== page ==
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On Aug. 16, 2016, at around 10:30 a.m., a brush fire ignited in the Cajon Pass east of Los Angeles, just to the west of Interstate 15. Within a matter of hours, extreme temperatures, high winds and low humidity allowed the fire to spread rapidly, burning through brush left tinder-dry by years of drought. Firefighters quickly responded, ordering the evacuation of about 83,000 people in and around the Cajon Pass, Wrightwood, Lytle Creek, Oak Hills and surrounding areas. An as-yet uncounted number of homes and structures have burned, and Interstate 15 remains closed to downed power lines and barrier damage. By Aug. 17, the fire had expanded to more than 30,000 acres and remains zero percent contained as some 1,300 firefighters continue to battle to save homes and evacuate residents.
The Multi-angle Imaging SpectroRadiometer (MISR) instrument aboard NASA's Terra satellite passed over the region on Aug. 17 around 11:50 a.m. PDT and captured this natural-color image from MISR's 70-degree forward-viewing camera, which covers an areas about 257 miles (414 kilometers) wide. The oblique view angle makes the smoke more apparent than it would be in a more conventional vertical view. The Los Angeles metropolitan area is the large gray area on the coast in the center of the image. Three plumes from the Blue Cut Fire are clearly visible in the mountains to the north. This oblique view also shows an enormous cloud of smoke spreading northeastward over a significant portion of eastern California and Nevada. This smoke probably originated from the fire as it consumed almost 20,000 acres on the evening of the 16th and traveled north overnight.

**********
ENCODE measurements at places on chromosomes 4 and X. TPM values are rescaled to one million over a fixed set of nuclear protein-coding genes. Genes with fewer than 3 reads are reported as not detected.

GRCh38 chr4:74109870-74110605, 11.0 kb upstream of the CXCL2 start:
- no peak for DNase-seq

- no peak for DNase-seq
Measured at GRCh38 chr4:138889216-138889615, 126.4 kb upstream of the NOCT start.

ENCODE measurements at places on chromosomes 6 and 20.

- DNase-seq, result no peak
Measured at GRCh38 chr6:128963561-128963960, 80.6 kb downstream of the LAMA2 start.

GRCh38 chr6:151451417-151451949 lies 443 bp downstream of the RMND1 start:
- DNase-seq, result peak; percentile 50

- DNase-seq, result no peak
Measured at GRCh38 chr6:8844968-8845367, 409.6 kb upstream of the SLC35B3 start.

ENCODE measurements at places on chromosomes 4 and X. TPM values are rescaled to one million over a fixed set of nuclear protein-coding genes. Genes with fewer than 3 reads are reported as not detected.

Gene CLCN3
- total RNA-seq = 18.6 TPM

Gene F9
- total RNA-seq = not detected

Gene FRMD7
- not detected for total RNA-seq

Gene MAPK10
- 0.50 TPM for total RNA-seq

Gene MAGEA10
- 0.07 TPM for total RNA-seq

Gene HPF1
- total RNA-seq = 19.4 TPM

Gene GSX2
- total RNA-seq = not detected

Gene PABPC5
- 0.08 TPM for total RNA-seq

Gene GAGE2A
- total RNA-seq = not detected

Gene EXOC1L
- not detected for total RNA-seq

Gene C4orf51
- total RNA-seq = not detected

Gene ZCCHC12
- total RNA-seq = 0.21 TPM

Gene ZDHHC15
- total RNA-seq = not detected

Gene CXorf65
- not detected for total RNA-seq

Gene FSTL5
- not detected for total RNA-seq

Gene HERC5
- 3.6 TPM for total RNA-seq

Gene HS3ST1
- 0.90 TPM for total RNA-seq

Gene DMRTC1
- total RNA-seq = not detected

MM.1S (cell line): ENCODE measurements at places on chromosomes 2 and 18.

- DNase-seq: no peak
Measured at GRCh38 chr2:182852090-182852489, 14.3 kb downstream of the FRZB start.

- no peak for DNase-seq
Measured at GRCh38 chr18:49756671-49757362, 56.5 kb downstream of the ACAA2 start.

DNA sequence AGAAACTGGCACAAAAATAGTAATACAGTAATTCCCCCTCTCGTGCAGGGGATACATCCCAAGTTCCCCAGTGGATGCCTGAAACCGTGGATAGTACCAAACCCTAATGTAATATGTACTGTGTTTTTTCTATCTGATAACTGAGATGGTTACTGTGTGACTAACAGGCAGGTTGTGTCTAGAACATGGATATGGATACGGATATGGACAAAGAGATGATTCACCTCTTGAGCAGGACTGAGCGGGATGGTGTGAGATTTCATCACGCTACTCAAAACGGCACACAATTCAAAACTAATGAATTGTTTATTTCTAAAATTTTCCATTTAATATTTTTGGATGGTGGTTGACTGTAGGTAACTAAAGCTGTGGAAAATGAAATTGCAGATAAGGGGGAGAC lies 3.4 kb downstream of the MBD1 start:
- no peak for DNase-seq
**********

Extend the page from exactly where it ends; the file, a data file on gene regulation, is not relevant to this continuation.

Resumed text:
Also visible from this oblique view is considerable haziness filling California's Central Valley, to the northwest of the Blue Cut Fire. This haziness is most likely due to smoke from several other fires burning in California, including the Soberanes Fire near Monterey, the Clayton Fire that has destroyed 175 structures north of San Francisco, the Chimney Fire and the Cedar Fire, which is visible in the image in the southern Sierra Nevada. The total number of acres burned in California this year has tripled in just the past week.
The 3D stereo anaglyph is made by combining data from MISR's 60-degree and 70-degree forward-viewing cameras. You will need red-blue glasses to view the 3D effect (ensure the red lens is over your left eye). In order to enable stereo viewing, the image has been rotated so north is to the left.
These data were acquired during Terra orbit 88648. Other MISR data are available through the NASA Langley Research Center; for more information go to http://eosweb.larc.nasa.gov/project/misr/misr_table. MISR was built and is managed by NASA's Jet Propulsion Laboratory, Pasadena, California, for NASA's Science Mission Directorate, Washington, D.C. The Terra spacecraft is managed by NASA's Goddard Space Flight Center, Greenbelt, Maryland. The MISR data were obtained from the NASA Langley Research Center Atmospheric Science Data Center, Hampton, Virginia. JPL is a division of the California Institute of Technology in Pasadena.